Oxfam response to Global Report on Food Crises
- Short URL: https://www.oxfam.org.uk/mc/en3vs2/
In response to today’s Global Report on Food Crises – led by the UN along with 16 partner organizations including Oxfam – which says that more than 193 million people across 53 countries are experiencing acute hunger, Oxfam Global Food Security and Livelihoods expert, Emily Farr, said:
“It is deeply concerning to find extreme hunger increasing to a magnitude never seen before with a surge of nearly a 25 per cent since last year, and 80 per cent since 2016. But tragically, this comes as no surprise.
“All the warnings are there for countries facing famine-like conditions such as Ethiopia, South Sudan and Yemen - yet governments across the globe continue to choose not to act fast or adequately enough.
“Global crises, worsened by the economic turmoil of COVID-19 and more recently by the Ukraine conflict, have pushed food prices to an all-time high - putting food ever more out of reach for millions of people.”
“Hunger, in a world of plenty, is an avoidable tragedy. Rich countries can save millions of lives if they immediately fund the UN global appeals. G7 governments and the EU have pledged $2.6 billion to date but these pale in comparison to the promises they made last year to commit $8.5 billion to end famine."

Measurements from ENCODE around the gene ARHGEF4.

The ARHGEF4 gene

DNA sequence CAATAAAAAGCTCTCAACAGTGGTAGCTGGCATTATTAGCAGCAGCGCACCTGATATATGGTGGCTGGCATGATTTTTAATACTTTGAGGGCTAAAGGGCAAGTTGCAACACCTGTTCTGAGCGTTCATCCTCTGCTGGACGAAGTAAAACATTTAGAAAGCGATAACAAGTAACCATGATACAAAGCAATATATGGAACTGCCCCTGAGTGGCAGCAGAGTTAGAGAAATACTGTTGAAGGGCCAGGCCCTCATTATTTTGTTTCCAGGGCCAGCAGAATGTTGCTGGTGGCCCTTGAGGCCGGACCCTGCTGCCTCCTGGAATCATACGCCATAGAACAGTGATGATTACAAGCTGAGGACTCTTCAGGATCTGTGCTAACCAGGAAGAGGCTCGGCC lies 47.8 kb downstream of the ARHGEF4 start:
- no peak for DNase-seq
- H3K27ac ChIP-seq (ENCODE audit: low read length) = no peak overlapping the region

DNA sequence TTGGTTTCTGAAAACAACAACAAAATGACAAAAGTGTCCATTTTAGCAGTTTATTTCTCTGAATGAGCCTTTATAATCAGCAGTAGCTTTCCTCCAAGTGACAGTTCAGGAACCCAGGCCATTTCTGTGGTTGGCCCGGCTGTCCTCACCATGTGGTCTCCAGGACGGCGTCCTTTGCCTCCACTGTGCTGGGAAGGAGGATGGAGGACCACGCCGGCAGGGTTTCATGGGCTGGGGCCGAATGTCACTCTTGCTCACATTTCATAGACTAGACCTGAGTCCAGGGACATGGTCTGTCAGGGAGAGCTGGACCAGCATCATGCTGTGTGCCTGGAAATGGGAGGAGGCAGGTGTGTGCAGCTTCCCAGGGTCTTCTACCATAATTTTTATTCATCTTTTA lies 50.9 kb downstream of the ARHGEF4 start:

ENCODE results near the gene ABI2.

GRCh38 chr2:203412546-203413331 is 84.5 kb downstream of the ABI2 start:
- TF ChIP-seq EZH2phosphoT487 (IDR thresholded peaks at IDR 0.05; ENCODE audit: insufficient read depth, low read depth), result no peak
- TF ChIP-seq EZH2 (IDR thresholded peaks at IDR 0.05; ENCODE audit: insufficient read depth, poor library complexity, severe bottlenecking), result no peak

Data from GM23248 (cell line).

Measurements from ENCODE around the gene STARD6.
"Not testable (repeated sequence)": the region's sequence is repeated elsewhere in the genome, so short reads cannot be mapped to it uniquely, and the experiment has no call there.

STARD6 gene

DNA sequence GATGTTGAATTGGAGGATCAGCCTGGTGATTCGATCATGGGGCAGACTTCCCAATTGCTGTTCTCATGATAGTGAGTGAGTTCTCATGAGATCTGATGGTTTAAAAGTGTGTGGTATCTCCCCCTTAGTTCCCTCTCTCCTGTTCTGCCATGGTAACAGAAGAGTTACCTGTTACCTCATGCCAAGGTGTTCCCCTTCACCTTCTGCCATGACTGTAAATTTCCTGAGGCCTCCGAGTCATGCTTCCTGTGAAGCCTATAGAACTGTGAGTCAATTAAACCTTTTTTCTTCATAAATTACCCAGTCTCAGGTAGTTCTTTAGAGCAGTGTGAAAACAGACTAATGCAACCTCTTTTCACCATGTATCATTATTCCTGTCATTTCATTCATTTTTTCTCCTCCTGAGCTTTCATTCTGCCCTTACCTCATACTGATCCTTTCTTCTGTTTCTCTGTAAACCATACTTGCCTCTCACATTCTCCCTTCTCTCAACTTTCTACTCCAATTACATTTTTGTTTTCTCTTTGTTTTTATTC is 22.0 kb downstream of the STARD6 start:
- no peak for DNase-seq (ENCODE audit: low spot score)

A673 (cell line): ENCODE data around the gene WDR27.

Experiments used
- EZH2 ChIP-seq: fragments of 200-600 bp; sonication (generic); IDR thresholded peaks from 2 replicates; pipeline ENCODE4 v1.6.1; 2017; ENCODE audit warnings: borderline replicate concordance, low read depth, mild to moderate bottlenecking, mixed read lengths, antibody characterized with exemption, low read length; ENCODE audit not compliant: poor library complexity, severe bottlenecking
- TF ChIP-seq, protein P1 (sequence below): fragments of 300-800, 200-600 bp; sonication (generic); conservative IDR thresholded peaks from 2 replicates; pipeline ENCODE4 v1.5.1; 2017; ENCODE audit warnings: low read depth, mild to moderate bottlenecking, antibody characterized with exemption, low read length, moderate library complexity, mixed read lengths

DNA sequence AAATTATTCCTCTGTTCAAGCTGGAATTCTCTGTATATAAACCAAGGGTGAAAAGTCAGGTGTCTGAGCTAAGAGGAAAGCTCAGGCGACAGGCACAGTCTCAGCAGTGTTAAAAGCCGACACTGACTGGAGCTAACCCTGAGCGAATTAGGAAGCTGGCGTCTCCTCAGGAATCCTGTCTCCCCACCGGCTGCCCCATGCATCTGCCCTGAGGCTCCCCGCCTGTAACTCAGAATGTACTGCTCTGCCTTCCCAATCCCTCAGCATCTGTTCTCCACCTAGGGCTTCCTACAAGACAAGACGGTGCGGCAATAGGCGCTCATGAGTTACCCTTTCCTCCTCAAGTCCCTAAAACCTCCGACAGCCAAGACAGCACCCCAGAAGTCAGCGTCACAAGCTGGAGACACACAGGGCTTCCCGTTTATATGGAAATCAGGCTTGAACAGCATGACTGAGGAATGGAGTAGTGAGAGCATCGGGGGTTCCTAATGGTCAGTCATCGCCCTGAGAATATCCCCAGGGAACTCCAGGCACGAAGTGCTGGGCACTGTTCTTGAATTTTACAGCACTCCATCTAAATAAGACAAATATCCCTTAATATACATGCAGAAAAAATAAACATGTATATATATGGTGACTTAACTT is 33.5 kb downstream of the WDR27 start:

Notes to editors
- The Global Report for Food Crises is an annual report published by The Global Network for Food Crises which is an international alliance of the United Nations, the European Union, governmental and non-governmental agencies working to tackle food crises together.
- New OECD data shows that overall aid spending from 30 OECD members summed 179 billion dollars in 2021. Rich countries only committed 0.33 percent of their gross national income (GNI) to development aid, the same as 2020, and well below the 0.7 percent they promised back in 1970. In 2021, just 5 countries – Luxembourg, Norway, Germany, Sweden and Denmark – have lived up to this promise.